The Patterning Instinct

Now and again a book comes out which seems to put its finger on a central issue regarding the nature of human knowledge and its consequences. Such a book, for me, is The Patterning Instinct by Jeremy Lent (May 2017, Prometheus Books). The book’s subtitle, a cultural history of humanity’s search for meaning, encapsulates its focus, scope and ambitions. It attempts to identify the hidden patterns which have shaped human cultures and how the latter have been expressed in terms ...

Googling 2013: questing knowledge?

The end of a calendar year (at least in Gregorian system that dominates most of the globe) is the time for reflection, statistics, and resolutions:  global issues vie, in retrospective summary, for comparative significance.  Bloggers, talk show hosts, prime time news shows are busy ranking and assessing. Globally, they ask, what are the most important news stories? Scientific discoveries? Sports events…”? and so on. Who is better to judge the real significance of news stories, though, than The People?  This is ...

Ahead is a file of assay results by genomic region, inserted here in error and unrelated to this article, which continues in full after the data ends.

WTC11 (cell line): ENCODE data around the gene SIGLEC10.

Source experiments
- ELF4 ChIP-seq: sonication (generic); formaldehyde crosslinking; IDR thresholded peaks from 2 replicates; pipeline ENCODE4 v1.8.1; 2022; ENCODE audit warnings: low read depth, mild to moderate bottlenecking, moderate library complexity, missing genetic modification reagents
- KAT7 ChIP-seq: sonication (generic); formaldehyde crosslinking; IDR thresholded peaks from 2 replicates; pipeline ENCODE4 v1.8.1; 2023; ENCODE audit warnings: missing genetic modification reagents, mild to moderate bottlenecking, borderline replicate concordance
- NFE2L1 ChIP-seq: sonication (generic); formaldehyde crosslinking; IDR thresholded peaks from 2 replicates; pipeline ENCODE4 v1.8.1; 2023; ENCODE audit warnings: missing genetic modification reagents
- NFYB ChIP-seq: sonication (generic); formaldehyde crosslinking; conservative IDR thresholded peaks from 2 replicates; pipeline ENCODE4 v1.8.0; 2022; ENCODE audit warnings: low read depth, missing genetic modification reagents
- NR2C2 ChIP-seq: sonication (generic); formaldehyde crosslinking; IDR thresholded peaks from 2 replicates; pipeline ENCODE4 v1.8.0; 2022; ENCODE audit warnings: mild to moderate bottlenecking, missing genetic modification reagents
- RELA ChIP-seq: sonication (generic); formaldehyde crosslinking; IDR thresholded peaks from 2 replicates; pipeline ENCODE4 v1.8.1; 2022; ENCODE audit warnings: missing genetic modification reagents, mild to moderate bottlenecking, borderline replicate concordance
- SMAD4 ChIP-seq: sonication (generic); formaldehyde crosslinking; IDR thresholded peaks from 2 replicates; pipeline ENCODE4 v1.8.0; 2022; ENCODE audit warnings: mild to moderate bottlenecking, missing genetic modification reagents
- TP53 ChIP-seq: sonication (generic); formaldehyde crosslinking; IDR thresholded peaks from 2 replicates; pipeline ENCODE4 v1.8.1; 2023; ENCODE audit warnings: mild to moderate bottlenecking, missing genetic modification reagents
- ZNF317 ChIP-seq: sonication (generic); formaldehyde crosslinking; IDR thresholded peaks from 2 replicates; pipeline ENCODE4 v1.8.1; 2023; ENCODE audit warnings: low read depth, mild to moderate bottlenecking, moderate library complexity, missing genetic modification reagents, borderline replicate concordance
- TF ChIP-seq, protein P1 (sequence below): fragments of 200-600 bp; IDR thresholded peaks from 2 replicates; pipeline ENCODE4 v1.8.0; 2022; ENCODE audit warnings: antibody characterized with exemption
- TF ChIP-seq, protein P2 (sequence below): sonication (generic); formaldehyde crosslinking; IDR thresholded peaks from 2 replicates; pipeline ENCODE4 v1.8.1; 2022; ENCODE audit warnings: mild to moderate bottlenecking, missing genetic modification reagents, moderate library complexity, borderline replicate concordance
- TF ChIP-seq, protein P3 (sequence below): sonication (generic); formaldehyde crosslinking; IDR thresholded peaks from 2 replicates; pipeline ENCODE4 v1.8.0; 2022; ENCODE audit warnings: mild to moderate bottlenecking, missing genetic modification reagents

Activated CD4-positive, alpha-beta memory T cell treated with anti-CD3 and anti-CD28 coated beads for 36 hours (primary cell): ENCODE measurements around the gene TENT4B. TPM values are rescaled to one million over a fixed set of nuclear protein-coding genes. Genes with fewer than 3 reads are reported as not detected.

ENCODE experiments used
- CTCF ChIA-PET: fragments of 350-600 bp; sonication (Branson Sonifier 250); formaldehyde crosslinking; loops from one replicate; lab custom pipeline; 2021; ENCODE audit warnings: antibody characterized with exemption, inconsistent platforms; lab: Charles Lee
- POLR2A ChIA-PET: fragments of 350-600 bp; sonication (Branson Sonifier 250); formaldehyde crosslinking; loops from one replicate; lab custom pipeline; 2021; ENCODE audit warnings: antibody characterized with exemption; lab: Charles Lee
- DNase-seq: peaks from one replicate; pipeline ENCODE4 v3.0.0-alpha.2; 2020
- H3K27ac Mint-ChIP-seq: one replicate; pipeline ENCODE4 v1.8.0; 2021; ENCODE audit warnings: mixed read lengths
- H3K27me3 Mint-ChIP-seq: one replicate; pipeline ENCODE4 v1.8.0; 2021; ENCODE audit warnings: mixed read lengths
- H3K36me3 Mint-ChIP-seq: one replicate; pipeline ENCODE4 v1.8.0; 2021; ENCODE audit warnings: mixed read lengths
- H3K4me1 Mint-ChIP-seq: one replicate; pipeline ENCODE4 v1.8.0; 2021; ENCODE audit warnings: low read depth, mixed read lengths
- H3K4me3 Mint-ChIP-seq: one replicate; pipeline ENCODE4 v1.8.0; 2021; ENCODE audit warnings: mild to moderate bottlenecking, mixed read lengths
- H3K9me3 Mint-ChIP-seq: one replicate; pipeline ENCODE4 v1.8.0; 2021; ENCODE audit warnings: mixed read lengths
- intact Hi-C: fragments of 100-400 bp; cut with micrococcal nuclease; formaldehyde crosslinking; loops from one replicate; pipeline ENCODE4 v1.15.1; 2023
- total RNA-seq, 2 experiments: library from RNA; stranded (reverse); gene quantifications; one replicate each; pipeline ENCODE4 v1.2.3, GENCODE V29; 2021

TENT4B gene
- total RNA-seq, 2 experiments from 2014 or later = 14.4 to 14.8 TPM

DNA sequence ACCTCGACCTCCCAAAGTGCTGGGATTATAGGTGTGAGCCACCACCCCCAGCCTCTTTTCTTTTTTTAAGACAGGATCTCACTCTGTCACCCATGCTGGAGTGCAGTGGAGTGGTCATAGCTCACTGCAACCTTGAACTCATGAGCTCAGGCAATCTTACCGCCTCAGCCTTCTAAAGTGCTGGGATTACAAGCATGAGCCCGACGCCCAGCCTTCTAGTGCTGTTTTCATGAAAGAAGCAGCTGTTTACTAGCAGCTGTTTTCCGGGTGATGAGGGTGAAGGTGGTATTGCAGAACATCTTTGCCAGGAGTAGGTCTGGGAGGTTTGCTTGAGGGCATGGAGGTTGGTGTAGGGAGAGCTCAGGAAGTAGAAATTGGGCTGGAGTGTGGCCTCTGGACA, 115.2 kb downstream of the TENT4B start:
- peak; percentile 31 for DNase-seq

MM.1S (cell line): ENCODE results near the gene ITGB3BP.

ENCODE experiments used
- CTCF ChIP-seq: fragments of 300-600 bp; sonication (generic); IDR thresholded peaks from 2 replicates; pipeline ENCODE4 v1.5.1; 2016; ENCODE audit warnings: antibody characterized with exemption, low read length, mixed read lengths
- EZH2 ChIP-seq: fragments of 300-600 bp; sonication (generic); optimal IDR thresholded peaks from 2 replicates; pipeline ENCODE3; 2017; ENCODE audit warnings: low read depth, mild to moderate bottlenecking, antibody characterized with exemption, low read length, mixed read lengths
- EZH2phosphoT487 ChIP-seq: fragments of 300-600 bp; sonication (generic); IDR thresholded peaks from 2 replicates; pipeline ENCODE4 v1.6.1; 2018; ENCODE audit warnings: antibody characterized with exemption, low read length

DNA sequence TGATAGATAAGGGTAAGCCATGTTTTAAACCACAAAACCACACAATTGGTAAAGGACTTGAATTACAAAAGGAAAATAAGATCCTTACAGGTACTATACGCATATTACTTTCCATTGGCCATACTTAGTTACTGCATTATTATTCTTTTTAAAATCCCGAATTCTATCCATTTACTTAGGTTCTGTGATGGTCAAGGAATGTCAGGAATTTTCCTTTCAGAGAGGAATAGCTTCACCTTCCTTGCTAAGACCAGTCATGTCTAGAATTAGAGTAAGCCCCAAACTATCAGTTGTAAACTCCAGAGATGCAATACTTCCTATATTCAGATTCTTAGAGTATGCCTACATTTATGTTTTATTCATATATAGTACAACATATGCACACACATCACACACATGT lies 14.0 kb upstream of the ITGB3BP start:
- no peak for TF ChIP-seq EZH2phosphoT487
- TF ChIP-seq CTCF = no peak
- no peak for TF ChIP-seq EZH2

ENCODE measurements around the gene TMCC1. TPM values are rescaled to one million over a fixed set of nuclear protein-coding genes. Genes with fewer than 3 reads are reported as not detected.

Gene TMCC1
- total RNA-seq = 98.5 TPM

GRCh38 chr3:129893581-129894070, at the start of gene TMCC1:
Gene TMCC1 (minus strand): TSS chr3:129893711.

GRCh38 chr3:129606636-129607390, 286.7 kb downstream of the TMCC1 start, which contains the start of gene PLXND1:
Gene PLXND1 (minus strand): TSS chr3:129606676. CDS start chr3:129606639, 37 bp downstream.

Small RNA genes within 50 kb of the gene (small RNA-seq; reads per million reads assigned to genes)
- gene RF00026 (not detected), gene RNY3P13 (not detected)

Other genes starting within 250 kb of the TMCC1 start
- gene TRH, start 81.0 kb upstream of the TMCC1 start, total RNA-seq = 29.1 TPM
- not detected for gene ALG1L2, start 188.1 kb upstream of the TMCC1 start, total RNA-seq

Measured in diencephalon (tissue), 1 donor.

“Uncertainty” in science: TOK and UN climate science report

Here’s a question to ask yourself and your students: what percentage of trained scientists have to accept that a knowledge claim has been proven before you yourself will consider it reasonable to accept it?  How many scientists have to be “certain” (that is, convinced)?  And the next, closely related, knowledge question is not about the scientists (and their degree of psychological conviction) but the knowledge claims themselves: how much certainty is necessary for scientific knowledge? Certainty of shared knowledge in the ...

TOK changes: not just “optional extras”

How does imagination interact with sense perception and memory? The new WOK change the way we deal with the old. A revised version of a course presents no particular problems for teachers new to the course in any case. They enter the new version as if the course has always been that way, and can quickly become bored listening to experienced teachers make comparisons – irrelevant comparisons -- between the old and the new.   If you are new to TOK, ...